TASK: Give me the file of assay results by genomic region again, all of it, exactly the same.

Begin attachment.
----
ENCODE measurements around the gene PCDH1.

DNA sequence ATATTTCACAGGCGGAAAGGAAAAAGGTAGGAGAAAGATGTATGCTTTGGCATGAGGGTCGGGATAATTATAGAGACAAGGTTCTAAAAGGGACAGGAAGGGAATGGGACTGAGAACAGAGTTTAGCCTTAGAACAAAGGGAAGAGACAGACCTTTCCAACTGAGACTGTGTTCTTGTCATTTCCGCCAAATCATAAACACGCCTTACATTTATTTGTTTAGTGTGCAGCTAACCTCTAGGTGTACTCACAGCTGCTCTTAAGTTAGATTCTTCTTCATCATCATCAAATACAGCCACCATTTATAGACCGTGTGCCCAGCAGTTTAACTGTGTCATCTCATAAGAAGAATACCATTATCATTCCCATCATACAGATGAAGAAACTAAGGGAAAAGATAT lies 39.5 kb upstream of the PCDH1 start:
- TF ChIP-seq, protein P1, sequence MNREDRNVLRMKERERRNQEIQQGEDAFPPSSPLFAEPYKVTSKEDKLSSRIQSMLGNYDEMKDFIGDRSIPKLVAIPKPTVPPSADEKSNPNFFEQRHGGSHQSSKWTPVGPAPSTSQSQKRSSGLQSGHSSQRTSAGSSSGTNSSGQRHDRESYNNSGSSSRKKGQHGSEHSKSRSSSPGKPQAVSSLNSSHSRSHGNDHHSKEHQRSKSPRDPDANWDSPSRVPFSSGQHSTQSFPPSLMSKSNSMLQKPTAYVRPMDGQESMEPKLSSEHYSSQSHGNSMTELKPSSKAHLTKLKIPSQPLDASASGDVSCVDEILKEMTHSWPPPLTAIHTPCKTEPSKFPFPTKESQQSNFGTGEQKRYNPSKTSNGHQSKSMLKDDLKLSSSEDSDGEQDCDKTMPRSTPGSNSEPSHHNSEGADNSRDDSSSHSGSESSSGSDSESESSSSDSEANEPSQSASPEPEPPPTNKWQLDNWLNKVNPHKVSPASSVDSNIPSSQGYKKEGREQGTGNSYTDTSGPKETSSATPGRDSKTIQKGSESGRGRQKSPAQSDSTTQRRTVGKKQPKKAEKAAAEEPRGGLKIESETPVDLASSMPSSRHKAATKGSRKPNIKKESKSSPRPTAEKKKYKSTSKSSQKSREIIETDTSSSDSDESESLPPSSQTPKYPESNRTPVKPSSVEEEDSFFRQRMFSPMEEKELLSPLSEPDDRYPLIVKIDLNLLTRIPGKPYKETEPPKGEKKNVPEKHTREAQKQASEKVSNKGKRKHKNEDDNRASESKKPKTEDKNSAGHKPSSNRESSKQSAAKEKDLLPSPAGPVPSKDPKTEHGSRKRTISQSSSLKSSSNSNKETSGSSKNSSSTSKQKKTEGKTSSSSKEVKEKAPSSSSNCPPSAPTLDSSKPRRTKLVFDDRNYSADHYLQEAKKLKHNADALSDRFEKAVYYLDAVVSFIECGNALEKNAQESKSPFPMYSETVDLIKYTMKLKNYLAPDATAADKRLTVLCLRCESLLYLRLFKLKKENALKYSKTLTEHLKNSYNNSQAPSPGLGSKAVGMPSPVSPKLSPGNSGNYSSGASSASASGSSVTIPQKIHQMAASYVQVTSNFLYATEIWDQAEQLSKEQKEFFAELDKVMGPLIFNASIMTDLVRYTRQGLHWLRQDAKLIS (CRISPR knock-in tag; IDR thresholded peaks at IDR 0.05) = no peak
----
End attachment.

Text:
ENCODE measurements around the gene PCDH1.

DNA sequence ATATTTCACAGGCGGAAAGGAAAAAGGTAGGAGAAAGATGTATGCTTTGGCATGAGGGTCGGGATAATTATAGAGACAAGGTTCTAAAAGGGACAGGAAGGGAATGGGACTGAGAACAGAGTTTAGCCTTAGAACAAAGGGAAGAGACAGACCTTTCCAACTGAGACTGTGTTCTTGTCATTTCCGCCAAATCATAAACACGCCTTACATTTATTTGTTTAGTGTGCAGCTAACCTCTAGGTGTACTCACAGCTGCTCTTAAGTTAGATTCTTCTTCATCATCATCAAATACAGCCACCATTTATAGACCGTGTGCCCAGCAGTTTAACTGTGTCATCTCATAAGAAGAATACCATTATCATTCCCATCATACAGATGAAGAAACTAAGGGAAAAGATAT lies 39.5 kb upstream of the PCDH1 start:
- TF ChIP-seq, protein P1, sequence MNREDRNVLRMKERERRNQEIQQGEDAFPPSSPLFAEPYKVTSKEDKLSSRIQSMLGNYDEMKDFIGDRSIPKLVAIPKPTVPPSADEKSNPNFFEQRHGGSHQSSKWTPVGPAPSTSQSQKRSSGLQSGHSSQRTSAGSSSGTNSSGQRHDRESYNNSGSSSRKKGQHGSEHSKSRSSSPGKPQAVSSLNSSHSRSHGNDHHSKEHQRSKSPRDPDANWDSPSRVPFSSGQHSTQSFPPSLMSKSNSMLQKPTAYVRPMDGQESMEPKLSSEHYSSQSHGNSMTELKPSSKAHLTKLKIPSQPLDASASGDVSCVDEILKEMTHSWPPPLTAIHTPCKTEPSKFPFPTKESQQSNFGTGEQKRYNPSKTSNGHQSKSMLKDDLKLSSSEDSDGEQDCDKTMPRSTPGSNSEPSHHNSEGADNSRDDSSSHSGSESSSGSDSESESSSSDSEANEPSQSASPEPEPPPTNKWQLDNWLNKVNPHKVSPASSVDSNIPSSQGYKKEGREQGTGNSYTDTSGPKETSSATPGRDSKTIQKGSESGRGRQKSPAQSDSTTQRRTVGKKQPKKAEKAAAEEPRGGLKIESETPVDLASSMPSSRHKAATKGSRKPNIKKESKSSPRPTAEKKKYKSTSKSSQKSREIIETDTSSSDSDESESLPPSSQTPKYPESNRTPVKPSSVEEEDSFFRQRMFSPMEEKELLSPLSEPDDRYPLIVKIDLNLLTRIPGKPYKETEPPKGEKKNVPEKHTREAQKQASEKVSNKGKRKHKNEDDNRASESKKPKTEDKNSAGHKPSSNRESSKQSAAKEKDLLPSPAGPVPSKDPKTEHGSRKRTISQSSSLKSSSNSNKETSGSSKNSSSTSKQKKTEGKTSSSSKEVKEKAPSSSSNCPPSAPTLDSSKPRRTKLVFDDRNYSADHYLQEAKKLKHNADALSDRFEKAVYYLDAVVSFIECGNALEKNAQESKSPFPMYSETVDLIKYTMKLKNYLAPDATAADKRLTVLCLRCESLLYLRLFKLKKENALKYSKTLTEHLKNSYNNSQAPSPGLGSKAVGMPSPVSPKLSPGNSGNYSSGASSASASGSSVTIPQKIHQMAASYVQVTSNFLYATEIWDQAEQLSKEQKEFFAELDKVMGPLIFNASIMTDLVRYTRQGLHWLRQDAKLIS (CRISPR knock-in tag; IDR thresholded peaks at IDR 0.05) = no peak